How to Assess with No Test (Formative Assessments)

Old-school teachers like to teach and test, teach and test. Tests and quizzes can be effective measures of a student’s progress, but they are rarely used to their full potential. If a quiz or test reveals that there were concepts that students did not master, then teachers need to re-teach. This concept defines the term “formative assessment.” As a teacher you should constantly check on students’ progress toward the lesson objective or unit objective(s) and modify your instruction according to results. Formative assessments should be used to give immediate feedback to students on their progress so they know what skills and concepts they need to work on to improve. This style of teaching focuses on mastery learning. Once a student masters a concept, then he or she can master another concept and another, etc. For example, a student must master addition and subtraction before learning multiplication and division. The key to creating effective formative assessments is to keep them short so you can correct and return them (if necessary) in a timely manner. Grade them if you want, but the important thing is that you know students are learning.

Examples of Formative Assessments

Here is a list of examples of formative assessment ideas other than quizzes and tests:

  • Brief in-class writing assignment
  • Cause and Effect Chart
  • Chapter Skim
  • Class/group discussions
  • Class Q and A
  • Concept Maps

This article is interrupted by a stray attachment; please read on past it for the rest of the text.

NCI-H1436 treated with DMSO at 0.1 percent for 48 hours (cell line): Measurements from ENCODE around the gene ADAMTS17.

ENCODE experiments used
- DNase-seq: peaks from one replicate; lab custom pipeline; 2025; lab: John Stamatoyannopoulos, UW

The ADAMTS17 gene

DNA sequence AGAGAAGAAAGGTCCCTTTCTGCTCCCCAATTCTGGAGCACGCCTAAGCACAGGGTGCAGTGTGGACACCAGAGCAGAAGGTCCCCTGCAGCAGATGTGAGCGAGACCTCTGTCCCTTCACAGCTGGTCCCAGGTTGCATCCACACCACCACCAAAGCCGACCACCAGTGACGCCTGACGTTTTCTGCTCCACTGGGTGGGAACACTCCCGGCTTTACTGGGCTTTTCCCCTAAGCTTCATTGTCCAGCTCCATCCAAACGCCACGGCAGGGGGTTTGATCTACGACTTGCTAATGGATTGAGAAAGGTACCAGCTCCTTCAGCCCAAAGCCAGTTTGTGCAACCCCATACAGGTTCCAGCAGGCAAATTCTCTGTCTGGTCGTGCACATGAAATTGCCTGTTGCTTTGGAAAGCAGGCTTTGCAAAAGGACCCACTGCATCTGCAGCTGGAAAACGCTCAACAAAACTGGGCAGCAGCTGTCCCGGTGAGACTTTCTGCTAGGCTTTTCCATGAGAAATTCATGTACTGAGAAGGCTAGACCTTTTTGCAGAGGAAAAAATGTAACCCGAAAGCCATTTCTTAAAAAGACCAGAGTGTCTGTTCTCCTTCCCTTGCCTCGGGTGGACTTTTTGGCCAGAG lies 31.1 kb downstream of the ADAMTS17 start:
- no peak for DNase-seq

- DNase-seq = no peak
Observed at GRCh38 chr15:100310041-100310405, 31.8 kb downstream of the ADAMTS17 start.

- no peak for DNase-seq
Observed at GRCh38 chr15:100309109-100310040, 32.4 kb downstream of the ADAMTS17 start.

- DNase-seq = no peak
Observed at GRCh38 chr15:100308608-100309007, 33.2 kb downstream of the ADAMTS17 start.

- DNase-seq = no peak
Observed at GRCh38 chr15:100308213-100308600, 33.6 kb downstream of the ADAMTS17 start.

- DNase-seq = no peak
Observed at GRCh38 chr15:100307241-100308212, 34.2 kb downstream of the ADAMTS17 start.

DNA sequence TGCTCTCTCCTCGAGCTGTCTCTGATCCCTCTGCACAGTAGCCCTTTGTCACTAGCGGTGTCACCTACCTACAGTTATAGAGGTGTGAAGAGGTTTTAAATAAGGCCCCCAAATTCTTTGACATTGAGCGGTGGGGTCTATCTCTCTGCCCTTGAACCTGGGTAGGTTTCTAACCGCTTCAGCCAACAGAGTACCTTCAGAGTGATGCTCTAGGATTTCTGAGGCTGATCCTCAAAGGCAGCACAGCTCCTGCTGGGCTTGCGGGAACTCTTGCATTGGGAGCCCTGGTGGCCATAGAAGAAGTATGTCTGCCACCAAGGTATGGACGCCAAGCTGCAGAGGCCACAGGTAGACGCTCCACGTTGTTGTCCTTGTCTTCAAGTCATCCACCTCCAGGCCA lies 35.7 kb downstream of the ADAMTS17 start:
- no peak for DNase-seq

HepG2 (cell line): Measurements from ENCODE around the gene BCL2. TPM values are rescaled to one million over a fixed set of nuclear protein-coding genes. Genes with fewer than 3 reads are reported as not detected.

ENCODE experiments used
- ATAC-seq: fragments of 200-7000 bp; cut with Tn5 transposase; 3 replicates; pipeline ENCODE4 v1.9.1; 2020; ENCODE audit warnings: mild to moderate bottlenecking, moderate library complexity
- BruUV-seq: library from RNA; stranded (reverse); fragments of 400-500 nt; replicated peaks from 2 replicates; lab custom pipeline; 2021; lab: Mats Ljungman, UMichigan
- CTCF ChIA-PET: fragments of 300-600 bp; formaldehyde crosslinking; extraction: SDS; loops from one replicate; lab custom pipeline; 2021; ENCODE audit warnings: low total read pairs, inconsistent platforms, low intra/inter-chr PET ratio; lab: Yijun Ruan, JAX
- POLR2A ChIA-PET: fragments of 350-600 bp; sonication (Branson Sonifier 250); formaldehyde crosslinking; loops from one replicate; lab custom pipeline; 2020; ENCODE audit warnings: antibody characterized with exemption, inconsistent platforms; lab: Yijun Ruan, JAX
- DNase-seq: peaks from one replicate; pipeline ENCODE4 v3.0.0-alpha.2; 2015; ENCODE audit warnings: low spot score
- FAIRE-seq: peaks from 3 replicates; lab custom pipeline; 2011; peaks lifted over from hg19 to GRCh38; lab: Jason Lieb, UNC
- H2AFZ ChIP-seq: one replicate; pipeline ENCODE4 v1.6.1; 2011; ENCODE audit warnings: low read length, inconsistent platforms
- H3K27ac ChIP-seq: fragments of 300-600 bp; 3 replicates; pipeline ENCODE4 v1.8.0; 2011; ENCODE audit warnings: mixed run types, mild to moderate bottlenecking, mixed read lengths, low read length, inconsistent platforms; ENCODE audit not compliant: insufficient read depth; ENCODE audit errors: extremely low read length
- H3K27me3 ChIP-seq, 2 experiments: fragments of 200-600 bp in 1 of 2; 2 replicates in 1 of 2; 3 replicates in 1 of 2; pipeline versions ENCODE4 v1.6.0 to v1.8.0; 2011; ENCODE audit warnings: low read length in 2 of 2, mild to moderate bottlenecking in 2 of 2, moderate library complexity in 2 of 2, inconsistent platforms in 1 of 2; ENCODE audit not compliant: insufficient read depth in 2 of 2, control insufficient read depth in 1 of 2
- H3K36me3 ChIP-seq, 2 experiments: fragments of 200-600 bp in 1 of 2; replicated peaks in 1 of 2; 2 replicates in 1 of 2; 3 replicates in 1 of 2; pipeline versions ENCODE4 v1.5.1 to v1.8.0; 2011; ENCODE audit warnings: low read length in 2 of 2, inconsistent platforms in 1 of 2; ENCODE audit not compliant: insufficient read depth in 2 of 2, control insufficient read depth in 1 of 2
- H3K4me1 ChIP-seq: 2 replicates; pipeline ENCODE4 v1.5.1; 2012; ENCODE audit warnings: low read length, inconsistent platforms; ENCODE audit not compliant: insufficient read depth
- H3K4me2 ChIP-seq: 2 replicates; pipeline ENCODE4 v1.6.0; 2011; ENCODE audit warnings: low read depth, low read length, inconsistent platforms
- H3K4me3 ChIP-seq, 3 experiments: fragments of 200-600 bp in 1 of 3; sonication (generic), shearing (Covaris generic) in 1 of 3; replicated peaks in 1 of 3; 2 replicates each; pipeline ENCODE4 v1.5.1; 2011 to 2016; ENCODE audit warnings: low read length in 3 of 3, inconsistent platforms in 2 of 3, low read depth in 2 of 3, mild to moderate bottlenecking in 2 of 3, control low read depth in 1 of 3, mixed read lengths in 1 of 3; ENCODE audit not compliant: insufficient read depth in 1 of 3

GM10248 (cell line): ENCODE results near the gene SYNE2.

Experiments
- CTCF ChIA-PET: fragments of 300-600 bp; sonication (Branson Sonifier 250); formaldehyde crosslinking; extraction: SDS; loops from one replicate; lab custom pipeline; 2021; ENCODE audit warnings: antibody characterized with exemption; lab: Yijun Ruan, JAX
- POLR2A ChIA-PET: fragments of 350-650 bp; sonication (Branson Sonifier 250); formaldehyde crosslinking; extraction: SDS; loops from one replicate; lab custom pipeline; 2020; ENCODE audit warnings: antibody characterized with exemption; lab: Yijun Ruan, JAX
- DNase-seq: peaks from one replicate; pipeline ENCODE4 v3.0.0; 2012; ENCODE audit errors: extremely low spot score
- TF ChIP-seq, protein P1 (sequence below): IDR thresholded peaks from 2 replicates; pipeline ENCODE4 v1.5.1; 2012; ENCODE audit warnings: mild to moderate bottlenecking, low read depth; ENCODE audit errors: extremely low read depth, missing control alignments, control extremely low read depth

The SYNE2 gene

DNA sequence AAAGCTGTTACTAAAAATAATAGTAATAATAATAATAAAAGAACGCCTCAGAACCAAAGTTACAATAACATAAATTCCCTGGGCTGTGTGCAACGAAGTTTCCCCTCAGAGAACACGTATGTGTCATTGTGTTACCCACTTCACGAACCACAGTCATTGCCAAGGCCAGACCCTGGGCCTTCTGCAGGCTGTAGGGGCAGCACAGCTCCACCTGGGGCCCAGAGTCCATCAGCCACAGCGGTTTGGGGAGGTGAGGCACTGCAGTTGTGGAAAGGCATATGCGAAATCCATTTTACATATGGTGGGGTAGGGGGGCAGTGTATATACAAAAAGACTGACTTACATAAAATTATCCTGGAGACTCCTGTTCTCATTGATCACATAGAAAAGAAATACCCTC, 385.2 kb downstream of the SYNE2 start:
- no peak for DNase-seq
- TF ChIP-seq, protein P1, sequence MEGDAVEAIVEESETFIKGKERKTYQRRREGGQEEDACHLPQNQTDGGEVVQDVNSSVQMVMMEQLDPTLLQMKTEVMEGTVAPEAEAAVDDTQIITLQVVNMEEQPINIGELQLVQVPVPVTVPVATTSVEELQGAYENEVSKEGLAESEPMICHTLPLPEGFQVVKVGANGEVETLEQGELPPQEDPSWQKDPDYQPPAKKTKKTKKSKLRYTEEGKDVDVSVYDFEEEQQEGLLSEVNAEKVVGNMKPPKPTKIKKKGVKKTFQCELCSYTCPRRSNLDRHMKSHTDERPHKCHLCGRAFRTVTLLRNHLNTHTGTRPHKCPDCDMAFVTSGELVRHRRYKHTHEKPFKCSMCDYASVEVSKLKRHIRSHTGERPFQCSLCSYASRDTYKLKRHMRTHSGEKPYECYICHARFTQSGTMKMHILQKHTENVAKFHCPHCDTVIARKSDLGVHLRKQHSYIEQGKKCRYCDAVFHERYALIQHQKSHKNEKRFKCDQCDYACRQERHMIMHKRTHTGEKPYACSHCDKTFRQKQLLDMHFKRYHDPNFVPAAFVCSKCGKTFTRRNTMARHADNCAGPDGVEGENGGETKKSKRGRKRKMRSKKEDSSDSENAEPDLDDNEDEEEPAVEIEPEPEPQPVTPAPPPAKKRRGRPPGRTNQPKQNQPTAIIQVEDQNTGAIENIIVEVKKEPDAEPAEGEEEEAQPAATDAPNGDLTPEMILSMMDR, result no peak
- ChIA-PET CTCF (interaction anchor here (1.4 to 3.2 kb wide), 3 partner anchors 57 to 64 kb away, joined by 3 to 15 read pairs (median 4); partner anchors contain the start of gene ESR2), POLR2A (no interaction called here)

• Debate
  • GIST sentences
  • Graphic organizers
  • Exit Cards (aka Exit Tickets or Exit Passes)
  • Homework exercises
  • Interview Students
  • Journals
  • KWL Charts
  • Newspaper Headline
  • Notebook Exchange
  • Observations
  • Peer-Assessments
  • Picture with Caption
  • Review Games
  • RSQC2
  • Summarize Main Ideas
  • Student Surveys
  • Self-Assessments
  • Think-Pair-Share
  • Thumbs-up/Thumbs-down

Related Posts:
How to Lesson Plan in Religion and Catechesis
Creating Lesson Objectives
Using Bloom’s Taxonomy to Create Lesson Objectives

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Comments

  1. Chuck Kincaid says:

    Dear Jared,
    Thank you for your website. I am a Sunday morning 8th grade Religious Ed teacher and I am learning a lot. I struggle with this page, though, not because I don’t agree, but because I don’t have time. Or at least I don’t think so. We meet for maybe an hour of real class time for 3 out of 4 weeks in a month. Each week is a new topic so we would lose a lot to go back and re-teach the previous material. And, since they’re 8th graders and it’s early Sunday morning, they struggle with caring about the material in the first place. Any advice for (I think) the many people in this situation?

    Thanks again for your ministry!

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